BACKGROUND

Concrete blocks intended to serve as wall blocks (e.g., retaining wall blocks), column blocks, step blocks or other types of structural blocks are sometimes provided with a natural stone appearance over an exposed portion thereof. Such concrete blocks can then be assembled into walls, columns, steps or other structures that have a natural and aesthetic look.

While various configurations, sizes and looks exist, these concrete blocks are conventionally monolithic elements made of various types of concrete. This monolithic character often detrimentally affects versatility of existing concrete blocks and their capability to accommodate design constraints of structures to be constructed.

Also, depending on their constituent concrete, concrete blocks can be broadly divided into dry-cast concrete blocks and wet-cast concrete blocks. Different processes are used to manufacture these two types of concrete blocks and, in particular, to provide them with a natural stone appearance.

Wet-cast concrete blocks may have a natural stone appearance realized directly during casting, but relatively long production times and requirements for numerous molds typically render impractical their efficient mass-production. For their part, dry-cast concrete blocks normally have relatively short production times and require only one or a few molds, which facilitates their mass-production. However, these relatively short production times impose constraints on a degree of surface irregularity that may be imparted to dry-cast concrete blocks during casting, thereby preventing realization of a natural stone appearance during casting. Dry-cast concrete blocks are thus typically subjected after casting to a mechanical artificial aging/weathering process (e.g., tumbling, splitting/breaking, object impacting, etc.) to realize desired natural stone characteristics, which decreases production efficiency.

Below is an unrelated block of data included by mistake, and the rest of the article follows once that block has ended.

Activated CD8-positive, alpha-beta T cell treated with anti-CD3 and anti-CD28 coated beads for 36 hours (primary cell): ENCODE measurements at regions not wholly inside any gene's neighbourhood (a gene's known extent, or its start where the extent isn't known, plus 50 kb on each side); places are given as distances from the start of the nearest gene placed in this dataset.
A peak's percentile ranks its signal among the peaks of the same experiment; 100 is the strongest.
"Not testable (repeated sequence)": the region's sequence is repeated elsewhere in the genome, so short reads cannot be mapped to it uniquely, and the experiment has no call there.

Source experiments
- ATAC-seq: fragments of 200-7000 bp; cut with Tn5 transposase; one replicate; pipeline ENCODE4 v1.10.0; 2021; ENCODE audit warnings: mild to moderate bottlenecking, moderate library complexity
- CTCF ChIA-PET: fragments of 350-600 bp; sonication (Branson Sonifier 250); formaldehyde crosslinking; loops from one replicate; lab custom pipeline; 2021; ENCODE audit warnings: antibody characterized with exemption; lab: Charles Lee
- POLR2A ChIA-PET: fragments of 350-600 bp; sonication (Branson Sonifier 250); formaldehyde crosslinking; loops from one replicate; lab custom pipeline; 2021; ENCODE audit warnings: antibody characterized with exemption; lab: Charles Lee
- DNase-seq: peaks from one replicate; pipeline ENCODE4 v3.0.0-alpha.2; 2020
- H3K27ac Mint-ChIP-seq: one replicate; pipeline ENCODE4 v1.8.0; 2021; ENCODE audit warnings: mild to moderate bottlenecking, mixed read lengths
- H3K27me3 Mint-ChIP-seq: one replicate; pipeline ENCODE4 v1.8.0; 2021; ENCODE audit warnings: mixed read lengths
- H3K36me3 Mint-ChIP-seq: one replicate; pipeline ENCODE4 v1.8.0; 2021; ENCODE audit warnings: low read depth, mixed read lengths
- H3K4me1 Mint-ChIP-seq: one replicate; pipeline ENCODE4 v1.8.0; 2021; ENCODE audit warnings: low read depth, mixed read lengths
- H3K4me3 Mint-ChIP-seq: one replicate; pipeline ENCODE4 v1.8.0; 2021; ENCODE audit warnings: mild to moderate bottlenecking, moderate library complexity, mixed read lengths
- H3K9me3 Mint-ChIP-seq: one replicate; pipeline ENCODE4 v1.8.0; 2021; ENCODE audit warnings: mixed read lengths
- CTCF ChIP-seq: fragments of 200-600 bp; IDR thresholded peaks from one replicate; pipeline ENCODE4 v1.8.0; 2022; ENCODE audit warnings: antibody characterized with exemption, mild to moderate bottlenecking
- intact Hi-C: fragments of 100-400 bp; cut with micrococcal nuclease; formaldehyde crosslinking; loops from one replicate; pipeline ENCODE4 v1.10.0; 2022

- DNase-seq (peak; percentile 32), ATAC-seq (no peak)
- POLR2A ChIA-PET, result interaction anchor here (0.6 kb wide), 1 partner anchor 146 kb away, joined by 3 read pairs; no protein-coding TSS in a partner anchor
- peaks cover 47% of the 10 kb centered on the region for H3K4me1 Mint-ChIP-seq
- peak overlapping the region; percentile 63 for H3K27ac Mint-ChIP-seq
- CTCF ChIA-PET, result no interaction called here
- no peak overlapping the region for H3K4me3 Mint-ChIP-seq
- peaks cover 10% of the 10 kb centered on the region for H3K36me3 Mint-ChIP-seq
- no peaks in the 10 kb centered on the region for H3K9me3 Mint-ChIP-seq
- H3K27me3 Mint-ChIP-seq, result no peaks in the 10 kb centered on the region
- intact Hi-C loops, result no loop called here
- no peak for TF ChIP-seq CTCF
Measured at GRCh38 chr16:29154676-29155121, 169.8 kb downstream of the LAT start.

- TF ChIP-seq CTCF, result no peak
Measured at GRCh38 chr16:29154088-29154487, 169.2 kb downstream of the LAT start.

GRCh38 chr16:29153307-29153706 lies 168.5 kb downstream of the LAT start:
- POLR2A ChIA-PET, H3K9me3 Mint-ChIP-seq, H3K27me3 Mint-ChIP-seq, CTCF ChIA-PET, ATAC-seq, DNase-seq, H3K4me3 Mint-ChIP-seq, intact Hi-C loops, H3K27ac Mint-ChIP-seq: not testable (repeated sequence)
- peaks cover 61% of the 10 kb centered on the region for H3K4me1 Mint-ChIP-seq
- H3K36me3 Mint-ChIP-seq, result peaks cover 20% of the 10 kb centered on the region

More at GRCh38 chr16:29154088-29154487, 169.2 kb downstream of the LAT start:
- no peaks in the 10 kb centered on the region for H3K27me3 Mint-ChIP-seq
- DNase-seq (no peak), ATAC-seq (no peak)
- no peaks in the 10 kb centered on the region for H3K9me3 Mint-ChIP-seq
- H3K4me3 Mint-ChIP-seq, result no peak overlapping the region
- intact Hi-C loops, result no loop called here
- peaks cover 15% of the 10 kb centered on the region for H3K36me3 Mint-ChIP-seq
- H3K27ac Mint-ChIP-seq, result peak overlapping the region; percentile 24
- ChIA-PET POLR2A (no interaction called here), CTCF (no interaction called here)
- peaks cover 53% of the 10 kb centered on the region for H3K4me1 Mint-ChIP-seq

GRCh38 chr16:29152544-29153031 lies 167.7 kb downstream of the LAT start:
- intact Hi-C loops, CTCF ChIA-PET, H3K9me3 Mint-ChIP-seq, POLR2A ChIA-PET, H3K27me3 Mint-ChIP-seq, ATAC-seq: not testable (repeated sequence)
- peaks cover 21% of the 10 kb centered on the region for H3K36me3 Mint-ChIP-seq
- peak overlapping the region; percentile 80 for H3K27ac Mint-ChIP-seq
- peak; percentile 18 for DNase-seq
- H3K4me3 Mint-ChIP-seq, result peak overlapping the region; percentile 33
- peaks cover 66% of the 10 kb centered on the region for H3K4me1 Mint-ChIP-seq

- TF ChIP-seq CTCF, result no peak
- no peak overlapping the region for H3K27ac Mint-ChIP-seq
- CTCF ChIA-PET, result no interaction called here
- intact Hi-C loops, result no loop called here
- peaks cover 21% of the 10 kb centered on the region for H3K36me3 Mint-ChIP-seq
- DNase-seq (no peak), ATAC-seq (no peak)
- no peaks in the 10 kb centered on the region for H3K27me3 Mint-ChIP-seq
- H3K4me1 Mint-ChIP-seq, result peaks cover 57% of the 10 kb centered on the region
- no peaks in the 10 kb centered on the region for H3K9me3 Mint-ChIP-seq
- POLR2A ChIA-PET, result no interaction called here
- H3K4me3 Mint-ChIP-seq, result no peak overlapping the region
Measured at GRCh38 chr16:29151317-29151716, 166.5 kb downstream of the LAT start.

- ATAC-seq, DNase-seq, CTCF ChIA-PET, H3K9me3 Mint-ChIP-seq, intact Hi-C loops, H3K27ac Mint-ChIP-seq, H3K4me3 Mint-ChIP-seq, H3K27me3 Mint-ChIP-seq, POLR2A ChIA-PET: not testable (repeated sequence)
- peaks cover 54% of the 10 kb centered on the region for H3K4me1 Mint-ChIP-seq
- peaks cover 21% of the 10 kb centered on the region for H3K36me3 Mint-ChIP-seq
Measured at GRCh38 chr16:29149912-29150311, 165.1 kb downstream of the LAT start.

There is therefore a need for improvements in concrete blocks, in particular those with a natural stone appearance, that may be used in walls, columns, steps and other types of structures.

SUMMARY OF THE INVENTION

As embodied and broadly described herein, the invention provides a dry-cast concrete block system for use in a structure. The dry-cast concrete block system comprises a support block comprising a first coupling part and a face block comprising a second coupling part. The first coupling part and the second coupling part enable the face block to be coupled to the support block. The face block comprises a surface adapted to be exposed when the face block is coupled to the support block and the dry-cast concrete block system is positioned in the structure.

In one embodiment, at least a portion of the surface has a cast texture with a natural stone appearance.

In one embodiment, the structure is a wall and the concrete block system is a wall block system. For example, the wall may be a retaining wall and the wall block system may be a retaining wall block system.

In one embodiment, the structure is a column and the concrete block system is a column block system. In another embodiment, the structure is steps and the concrete block system is a steps block system.